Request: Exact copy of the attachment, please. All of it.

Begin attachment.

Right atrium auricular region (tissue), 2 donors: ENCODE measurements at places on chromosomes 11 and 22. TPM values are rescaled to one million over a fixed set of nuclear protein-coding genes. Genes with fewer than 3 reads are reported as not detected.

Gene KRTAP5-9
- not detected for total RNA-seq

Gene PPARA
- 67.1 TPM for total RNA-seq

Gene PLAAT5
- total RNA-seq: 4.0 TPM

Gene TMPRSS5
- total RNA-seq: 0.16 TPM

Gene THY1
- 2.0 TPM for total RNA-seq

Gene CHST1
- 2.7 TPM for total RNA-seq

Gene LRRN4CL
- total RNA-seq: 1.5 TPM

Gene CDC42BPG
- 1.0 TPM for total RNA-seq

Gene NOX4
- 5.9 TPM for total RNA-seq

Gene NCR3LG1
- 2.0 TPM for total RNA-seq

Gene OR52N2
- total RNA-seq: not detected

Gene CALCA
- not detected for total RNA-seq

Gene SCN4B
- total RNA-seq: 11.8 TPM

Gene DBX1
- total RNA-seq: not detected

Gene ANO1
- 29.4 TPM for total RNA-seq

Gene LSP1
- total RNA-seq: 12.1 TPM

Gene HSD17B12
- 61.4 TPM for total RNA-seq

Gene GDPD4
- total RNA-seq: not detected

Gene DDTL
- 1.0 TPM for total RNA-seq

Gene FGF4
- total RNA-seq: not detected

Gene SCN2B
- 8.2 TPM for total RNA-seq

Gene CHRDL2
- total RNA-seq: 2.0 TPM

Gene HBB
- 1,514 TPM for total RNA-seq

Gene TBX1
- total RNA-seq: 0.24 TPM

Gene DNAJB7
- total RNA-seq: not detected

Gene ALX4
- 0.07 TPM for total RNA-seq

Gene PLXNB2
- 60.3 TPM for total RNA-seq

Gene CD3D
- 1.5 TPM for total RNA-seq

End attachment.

Right atrium auricular region (tissue), 2 donors: ENCODE measurements at places on chromosomes 11 and 22. TPM values are rescaled to one million over a fixed set of nuclear protein-coding genes. Genes with fewer than 3 reads are reported as not detected.

Gene KRTAP5-9
- not detected for total RNA-seq

Gene PPARA
- 67.1 TPM for total RNA-seq

Gene PLAAT5
- total RNA-seq: 4.0 TPM

Gene TMPRSS5
- total RNA-seq: 0.16 TPM

Gene THY1
- 2.0 TPM for total RNA-seq

Gene CHST1
- 2.7 TPM for total RNA-seq

Gene LRRN4CL
- total RNA-seq: 1.5 TPM

Gene CDC42BPG
- 1.0 TPM for total RNA-seq

Gene NOX4
- 5.9 TPM for total RNA-seq

Gene NCR3LG1
- 2.0 TPM for total RNA-seq

Gene OR52N2
- total RNA-seq: not detected

Gene CALCA
- not detected for total RNA-seq

Gene SCN4B
- total RNA-seq: 11.8 TPM

Gene DBX1
- total RNA-seq: not detected

Gene ANO1
- 29.4 TPM for total RNA-seq

Gene LSP1
- total RNA-seq: 12.1 TPM

Gene HSD17B12
- 61.4 TPM for total RNA-seq

Gene GDPD4
- total RNA-seq: not detected

Gene DDTL
- 1.0 TPM for total RNA-seq

Gene FGF4
- total RNA-seq: not detected

Gene SCN2B
- 8.2 TPM for total RNA-seq

Gene CHRDL2
- total RNA-seq: 2.0 TPM

Gene HBB
- 1,514 TPM for total RNA-seq

Gene TBX1
- total RNA-seq: 0.24 TPM

Gene DNAJB7
- total RNA-seq: not detected

Gene ALX4
- 0.07 TPM for total RNA-seq

Gene PLXNB2
- 60.3 TPM for total RNA-seq

Gene CD3D
- 1.5 TPM for total RNA-seq